“Keep well informed of the condition of your flocks and pay attention to your herds”.
I am finding this discussion of ancient boundaries going deep and wide. The more thought I give it , the more I notice the value of the many facets of these taken-for-granted, often ignored principles. Like many things we presume upon, their value is not fully appreciated until they erode, are dismantled or fail. In the case of finances, for those who were raised to manage money wisely, they may not realize how much that wisdom is worth until they allow those principles to slip. For those who may not have had the benefit of basic money management training, they may wonder why cash is always departing instead of accumulating.
Like many things, it is not that mysterious once you know what to do. For many, flying a plane is mysterious and elusive. I can attest from my own experience of becoming a pilot, that with some information, training and perseverance (and of course a bit of cash), flying is no longer mysterious. It is fun, exhilarating and very cool, even magical, but not mysterious. So it is with being wise with money. Good information, basic math skills, a plan. combined with perseverance, and the money thing looses its mystery. Money becomes a true blessing and friend. It is no longer that illusive thing we chase because we need it and actually behaves! What is the key? A boundary. For this case, a budget.
Proverbs tells us to know the condition or state of our flocks and herds. In agriculture, flocks, herds and crops of any kind, represent money, wealth and provision. Those who are close to the land know how important it is to “keep well-informed” of these assets. What exactly does that involve? To put it simply, it involves:
Knowing the number, quality and quantity of the herd or crop in your possession,
Protecting them with appropriate shelter, fences and/or guardians
Nurturing and watering them
The budgeting process contains the same elements;
Having an accurate accounting of one’s assets: Cash, property and investments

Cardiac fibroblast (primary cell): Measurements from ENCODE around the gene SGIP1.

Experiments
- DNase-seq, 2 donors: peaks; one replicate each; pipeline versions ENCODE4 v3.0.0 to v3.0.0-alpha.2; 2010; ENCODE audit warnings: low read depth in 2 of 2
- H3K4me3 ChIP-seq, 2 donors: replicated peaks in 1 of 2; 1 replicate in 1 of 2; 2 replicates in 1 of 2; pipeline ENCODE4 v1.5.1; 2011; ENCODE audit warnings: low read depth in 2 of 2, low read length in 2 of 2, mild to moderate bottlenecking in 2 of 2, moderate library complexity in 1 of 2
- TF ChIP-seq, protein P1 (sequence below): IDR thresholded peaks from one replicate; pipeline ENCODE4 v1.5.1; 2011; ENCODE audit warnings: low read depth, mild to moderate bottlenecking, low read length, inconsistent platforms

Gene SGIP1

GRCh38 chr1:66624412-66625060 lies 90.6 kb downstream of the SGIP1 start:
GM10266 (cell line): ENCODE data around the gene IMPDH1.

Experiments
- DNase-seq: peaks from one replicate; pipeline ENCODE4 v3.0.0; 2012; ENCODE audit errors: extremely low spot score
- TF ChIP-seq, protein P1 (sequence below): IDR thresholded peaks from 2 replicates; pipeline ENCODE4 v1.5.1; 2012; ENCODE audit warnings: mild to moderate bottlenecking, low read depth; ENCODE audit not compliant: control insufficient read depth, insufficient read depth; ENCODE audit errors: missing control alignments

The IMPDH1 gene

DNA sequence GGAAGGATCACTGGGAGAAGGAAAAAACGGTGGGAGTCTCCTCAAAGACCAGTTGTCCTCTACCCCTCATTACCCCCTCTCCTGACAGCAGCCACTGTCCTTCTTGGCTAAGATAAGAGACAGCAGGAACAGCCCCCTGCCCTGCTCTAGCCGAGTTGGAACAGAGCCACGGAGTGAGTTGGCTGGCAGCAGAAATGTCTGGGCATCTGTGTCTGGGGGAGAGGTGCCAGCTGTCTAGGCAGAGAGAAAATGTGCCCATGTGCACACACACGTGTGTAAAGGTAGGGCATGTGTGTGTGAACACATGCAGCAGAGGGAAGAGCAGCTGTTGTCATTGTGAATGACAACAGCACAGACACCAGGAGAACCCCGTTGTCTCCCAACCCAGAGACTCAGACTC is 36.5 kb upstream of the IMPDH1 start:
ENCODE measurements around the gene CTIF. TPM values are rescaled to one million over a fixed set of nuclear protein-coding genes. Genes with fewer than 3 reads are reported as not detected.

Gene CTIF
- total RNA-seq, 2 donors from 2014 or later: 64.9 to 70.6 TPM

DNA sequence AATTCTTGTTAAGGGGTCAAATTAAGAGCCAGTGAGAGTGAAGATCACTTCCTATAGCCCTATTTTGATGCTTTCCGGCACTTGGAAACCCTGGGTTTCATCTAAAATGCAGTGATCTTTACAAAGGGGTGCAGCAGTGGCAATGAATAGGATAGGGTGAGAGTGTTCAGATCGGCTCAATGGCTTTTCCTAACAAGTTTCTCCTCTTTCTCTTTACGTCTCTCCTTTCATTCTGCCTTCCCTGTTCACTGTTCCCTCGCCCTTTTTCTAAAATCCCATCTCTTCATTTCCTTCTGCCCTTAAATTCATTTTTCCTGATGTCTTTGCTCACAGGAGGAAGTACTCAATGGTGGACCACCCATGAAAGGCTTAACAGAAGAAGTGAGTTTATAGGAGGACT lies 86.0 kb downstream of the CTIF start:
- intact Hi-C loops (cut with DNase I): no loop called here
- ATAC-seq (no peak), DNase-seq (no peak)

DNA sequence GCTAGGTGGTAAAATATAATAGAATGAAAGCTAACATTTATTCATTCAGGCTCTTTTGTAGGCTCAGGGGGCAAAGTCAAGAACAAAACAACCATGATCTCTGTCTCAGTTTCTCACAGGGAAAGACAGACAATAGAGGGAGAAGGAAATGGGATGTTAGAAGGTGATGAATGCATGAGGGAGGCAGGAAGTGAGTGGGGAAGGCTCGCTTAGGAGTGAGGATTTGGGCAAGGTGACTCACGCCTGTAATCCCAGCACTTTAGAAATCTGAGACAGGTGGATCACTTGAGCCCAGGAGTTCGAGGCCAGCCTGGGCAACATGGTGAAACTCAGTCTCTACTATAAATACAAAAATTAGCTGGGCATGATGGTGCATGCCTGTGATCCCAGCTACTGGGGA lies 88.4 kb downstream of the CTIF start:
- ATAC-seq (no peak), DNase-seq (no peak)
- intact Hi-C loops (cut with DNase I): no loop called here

Protecting these assets by stewarding them well, meaning appropriate bank and investment accounts as well as a good financial advisor.
Nurturing them by maintaining and replenishing regularly which means at least balancing the checkbook!
In the case of cash, the budget, when done well, manages what cash does: moves and flows. Ever hear of a cash flow statement? So an effective budget process will manage cash flow: The direction of the flow and how fast it flows. The goal is to manage the direction of the flow TO you rather than away from you and, that while in your care, making cash behave. I know, it seems the world and everyone in it conspires against this, and you know what? You are right! It is. So it is vital to have a proper boundary, in this case a budget, in place. If what you are doing is not working, it is time to regroup.
I suspect that many of you already know the consequences of the absence of an effective budget boundary. It may be a lack of knowledge and skills or perhaps a system you had in place is no longer working. A life event may have derailed your process. Whatever the case, there are many great plans available to help with the money and budget thing. I have found the principles at Financial Peace University to be invaluable. There is also Crown Financial Ministries or Compass Financial. The tools, support and information they provide are empowering, liberating and, if you follow them, work.
I was raised with a lot of common sense when it comes to money, but also with a some self-limiting mind-sets. I am grateful for the former and the integrity that came with it. It also laid a good foundation to push past the self-limiting ideas. Remember, there are ancient boundaries that set one free and others that serve to hem us in. In getting a better handle on the money aspect of our lives, I am freer to pursue other facets of my Stonebridge journey with fewer pitfalls, distractions and yes, worry. Events that were, in the past, a major crisis, if they occur, are now an inconvenience.
I have come to call my budgeting process, my “sheep counting time”. This is not because it puts me to sleep, but it is my time to tend to the “flocks” with which we have been entrusted. When I get a bit behind, I will tell my husband that I need to stop and make sure I know where my sheep are before moving on with other activities. Most of the time, this process is a natural part of my week and month. It took a while to get it that way. That is where perseverance comes it. I can honestly say, it is worth it and it will go a long way to a freer journey on your Stonebridge of life.
What one step can you take this week to assess the condition of your flocks this week? Please share in the comments below.